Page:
Judd plays herself in two scenes and it’s genuinely cathartic when she agrees to go public, a pivotal moment after months of Kantor and Twohey conducting interviews across multiple continents with accusers who decades later, are still too afraid to put their names into the story, let alone come forward at all. It’s also a relief from the claustrophobia and mounting tension Schrader effectively creates, and the anxiety I experienced watching as the fearless reporters pushed back against cover ups, powerlessness and violence that Weinstein, Miramax and the industry allowed to fester for decades.
With a coda of sorts at the end, it’s both heartbreaking and inspiring to know what the countless women have been through and that some of them are at last finding their voices. A special mention for Samantha Morton, who has a blistering, mesmerizing cameo as one of the grown women who had tried unsuccessfully to have Weinstein held accountable years before. Kantor and Twohey’s reporting deservedly received the Pulitzer for journalism.
She Said is available in theatres November 18th.
New York Film Festival 60: Honeysuckle's Hot List
We didn’t get to see everything at the festival, but here are some of the movies – a number of which you can see in theatres now - that critics and audiences will be talking about this Fall and Winter.
Noah Baumbach’s latest, an adaptation of Don DeLillo’s 1985 novel, opened the festival and will be released in theatres November 25th. (Stars: Adam Driver, Greta Gerwig, Don Cheadle.)
Stars at Noon
Claire Denis goes the thriller route in modern-day Nicaragua in Stars at Noon, based on a novel by Denis Johnson. Now available on Hulu. (Stars: Margaret Qualley, Joe Alwyn.)
James Gray’s semi-autobiographical Armageddon Time follows a Jewish family in Queens, NY circa 1980. Now available in theatres. (Stars: Anne Hathaway, Jeremy Strong, Anthony Hopkins.)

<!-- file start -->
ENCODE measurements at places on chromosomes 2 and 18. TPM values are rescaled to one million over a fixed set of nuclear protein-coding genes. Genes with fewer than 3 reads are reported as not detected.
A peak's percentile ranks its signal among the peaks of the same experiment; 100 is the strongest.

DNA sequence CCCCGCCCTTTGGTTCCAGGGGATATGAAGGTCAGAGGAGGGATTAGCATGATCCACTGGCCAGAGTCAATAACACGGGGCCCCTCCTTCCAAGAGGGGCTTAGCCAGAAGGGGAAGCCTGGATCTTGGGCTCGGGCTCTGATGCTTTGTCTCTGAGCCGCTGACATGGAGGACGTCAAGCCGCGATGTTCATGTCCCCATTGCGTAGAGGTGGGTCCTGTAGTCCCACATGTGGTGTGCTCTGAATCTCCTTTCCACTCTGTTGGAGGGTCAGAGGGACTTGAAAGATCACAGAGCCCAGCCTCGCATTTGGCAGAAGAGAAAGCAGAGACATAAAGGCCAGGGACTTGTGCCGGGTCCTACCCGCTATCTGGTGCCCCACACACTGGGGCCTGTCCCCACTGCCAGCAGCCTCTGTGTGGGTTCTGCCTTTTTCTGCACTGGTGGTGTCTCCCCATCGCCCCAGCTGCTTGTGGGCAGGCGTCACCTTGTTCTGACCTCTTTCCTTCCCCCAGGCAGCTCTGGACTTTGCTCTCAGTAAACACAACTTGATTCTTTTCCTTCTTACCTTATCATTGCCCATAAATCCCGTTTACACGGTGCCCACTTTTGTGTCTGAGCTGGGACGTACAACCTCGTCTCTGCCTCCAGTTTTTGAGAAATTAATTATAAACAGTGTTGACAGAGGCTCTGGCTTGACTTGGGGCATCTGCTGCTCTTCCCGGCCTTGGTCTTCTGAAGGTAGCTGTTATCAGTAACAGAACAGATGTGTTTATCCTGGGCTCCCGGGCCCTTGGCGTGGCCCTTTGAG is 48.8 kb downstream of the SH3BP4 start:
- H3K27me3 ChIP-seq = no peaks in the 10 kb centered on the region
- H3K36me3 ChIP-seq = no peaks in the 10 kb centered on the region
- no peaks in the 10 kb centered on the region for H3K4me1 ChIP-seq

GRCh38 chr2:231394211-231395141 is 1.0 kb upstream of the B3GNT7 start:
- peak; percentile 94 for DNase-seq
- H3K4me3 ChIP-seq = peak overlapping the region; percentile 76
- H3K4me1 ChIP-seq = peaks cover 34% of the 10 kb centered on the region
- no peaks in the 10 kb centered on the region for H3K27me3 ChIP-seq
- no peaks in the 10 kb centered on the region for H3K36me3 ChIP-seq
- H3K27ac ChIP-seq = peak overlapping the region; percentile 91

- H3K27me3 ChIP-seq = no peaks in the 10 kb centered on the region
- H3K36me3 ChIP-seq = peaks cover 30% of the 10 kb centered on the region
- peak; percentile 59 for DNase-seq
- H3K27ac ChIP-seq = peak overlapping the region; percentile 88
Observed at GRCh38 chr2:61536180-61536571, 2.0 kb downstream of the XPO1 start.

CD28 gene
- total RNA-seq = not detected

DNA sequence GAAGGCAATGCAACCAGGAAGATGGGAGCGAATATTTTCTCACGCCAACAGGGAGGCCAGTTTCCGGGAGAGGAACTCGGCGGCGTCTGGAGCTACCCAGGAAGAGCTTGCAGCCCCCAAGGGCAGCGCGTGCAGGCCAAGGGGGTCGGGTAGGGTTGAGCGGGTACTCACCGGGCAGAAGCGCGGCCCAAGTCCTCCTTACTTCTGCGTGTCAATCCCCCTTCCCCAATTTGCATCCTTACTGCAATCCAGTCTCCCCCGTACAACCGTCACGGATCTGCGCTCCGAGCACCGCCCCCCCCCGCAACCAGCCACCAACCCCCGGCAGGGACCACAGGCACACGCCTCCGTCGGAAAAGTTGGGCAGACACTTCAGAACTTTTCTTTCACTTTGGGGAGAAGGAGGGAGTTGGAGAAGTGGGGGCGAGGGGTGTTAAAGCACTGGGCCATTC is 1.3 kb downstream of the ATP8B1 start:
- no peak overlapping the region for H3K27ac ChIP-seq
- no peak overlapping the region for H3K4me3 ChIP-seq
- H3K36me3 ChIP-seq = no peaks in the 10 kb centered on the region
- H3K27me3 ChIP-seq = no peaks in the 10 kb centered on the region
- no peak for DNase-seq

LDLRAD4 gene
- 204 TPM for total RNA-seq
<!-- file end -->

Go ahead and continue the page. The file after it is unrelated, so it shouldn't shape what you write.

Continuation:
Decision to Leave
Park Chan-wook picked up a Best Director Award at this year’s Cannes Film Festival for his Korean and Chinese-language tale of obsession, Decision to Leave. Now available in theatres. (Stars: Tang Wei, Park Hae-ii.)
All That Breathes
Winning the Grand Jury Prize in the World Cinema Documentary Competition at this year’s Sundance Film Festival and the l’Oeil d’Or for best documentary at Cannes, Shaunak Sen’s All That Breathes looks at two brothers who try to save a species of bird vital to the New Delhi ecosystem. Now available in theatres.
Triangle of Sadness
Satirical Swedish hijinks ensue in two-time Palme d’Or winner Ruben Östlund’s Triangle of Sadness, a black comedy about influencers, the uber-rich, and disaster. Now available in theatres. (Stars: Harris Dickinson, Charlbi Dean, Woody Harrelson.)
For her debut feature Aftersun, which follows a young girl's life-changing vacation with her father, Scottish director Charlotte Wells earned the French Touch Prize of the Jury at the 2022 Cannes Film Festival. Now available in theatres. (Stars: Paul Mescal, Frankie Corio.)
Carla Simón explores a Catalonian family in Alcarràs, which was awarded the Golden Bear at the 72nd Berlinale Festival (a MUBI release). The film was selected as Spain's entry for Best International Feature Film at the 95th Academy Awards. (Stars: Jordi Pujol Dolcet, Anna Otin.)
Elegance Bratton turns the lens on his own past as a gay man in Marine Corps basic training in The Inspection. Available in theatres November 18th. (Stars: Gabrielle Union, Jeremy Pope, Bokeem Woodbine.)
Love Elegance Bratton? Check out our interview with the filmmaker on his documentary PIER KIDS!
For more on the New York Film Festival, visit filmlinc.org/nyff2022.
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Featured image: Carey Mulligan as Megan Twohey, left, and Zoe Kazan as Jodi Kantor, right, working to expose Harvey Weinstein in Maria Schrader's SHE SAID. Courtesy of New York Film Festival / Film at Lincoln Center.